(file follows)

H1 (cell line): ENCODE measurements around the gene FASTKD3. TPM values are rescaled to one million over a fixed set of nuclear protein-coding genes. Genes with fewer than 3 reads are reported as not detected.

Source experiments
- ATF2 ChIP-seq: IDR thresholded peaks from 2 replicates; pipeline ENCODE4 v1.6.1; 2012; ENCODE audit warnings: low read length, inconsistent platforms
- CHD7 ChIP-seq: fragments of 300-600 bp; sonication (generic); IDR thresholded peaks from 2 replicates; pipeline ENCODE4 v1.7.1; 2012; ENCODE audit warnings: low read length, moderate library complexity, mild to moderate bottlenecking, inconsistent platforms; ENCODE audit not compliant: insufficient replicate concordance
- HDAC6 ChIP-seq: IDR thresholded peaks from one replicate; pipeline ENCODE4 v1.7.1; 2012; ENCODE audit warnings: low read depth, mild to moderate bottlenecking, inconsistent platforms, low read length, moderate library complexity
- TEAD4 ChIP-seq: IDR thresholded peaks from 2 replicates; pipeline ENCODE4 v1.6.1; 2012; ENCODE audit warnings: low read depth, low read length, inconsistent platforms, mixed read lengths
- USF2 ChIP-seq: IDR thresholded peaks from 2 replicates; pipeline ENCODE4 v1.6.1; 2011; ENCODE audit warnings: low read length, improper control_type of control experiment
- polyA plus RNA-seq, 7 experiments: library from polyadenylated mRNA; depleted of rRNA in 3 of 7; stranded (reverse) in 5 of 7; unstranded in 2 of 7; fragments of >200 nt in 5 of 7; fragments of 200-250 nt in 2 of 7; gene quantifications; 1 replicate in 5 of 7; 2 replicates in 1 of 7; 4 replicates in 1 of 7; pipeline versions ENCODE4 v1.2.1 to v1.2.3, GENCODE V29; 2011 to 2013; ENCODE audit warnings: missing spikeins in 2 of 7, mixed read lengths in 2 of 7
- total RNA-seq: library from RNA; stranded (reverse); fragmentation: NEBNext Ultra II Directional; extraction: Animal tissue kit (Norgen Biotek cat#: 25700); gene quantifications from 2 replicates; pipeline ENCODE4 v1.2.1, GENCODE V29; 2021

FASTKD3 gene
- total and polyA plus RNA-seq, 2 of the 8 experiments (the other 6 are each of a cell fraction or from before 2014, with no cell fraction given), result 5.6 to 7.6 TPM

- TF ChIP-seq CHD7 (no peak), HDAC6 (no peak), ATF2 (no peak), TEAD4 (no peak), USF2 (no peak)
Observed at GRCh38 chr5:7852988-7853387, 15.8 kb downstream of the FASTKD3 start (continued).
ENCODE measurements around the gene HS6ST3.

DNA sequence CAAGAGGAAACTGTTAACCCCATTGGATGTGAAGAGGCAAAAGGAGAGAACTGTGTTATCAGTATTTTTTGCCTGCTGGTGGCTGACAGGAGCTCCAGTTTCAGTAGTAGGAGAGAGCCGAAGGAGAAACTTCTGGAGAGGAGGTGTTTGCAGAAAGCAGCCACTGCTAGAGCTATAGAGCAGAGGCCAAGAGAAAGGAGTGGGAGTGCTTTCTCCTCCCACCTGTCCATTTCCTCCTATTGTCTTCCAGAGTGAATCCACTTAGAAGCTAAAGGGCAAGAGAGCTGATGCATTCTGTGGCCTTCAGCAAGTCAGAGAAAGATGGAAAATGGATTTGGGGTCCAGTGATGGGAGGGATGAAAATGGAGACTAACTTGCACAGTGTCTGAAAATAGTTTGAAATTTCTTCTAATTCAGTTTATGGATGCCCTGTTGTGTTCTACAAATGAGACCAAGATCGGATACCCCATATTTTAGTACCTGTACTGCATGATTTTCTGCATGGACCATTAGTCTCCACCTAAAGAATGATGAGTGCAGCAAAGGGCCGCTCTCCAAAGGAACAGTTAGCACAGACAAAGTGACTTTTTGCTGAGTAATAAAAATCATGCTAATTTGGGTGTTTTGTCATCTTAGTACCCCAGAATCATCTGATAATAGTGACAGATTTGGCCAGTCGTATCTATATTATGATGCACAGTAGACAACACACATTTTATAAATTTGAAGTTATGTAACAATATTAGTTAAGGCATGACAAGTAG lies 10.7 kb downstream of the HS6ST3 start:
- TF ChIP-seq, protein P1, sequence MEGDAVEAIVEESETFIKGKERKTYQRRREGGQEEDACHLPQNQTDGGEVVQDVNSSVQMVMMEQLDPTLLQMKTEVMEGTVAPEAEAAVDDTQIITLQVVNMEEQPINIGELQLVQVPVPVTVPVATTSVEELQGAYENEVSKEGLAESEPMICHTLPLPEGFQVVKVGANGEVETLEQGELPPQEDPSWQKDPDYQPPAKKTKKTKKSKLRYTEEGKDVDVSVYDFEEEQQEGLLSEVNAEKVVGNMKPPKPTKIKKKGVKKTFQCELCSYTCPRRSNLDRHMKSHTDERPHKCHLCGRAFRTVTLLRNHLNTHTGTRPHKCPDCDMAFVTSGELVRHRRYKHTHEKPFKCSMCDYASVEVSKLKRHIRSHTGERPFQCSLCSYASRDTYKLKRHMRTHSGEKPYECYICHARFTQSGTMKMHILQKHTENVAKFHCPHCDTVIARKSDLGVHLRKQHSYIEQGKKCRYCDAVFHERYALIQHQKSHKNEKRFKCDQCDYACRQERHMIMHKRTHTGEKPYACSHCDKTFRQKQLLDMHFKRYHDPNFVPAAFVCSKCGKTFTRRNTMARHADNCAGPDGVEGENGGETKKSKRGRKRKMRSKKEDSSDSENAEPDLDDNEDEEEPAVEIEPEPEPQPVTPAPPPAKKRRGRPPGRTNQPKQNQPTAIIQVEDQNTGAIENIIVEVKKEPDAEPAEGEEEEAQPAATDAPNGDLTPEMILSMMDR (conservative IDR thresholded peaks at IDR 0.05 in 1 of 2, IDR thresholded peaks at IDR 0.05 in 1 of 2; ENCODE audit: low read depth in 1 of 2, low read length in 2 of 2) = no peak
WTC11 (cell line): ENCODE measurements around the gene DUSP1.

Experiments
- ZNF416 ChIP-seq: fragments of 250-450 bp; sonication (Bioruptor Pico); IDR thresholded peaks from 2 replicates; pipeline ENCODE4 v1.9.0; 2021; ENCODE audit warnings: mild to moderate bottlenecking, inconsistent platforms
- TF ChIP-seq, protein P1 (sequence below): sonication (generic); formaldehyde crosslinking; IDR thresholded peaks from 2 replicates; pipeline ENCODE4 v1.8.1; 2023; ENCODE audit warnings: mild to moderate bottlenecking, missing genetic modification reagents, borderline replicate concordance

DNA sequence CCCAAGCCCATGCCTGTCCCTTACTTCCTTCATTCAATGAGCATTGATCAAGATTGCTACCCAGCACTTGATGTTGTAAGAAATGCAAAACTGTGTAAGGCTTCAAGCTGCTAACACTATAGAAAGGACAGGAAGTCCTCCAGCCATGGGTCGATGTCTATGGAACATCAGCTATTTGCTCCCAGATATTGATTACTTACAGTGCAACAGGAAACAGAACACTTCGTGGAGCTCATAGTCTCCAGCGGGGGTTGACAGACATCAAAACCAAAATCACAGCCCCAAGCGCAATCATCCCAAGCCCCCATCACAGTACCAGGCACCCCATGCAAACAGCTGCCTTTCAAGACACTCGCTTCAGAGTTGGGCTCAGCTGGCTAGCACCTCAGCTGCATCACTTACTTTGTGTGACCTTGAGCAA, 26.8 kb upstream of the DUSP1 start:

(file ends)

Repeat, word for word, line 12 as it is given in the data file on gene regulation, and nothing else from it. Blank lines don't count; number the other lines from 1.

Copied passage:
- TF ChIP-seq CHD7 (no peak), HDAC6 (no peak), ATF2 (no peak), TEAD4 (no peak), USF2 (no peak)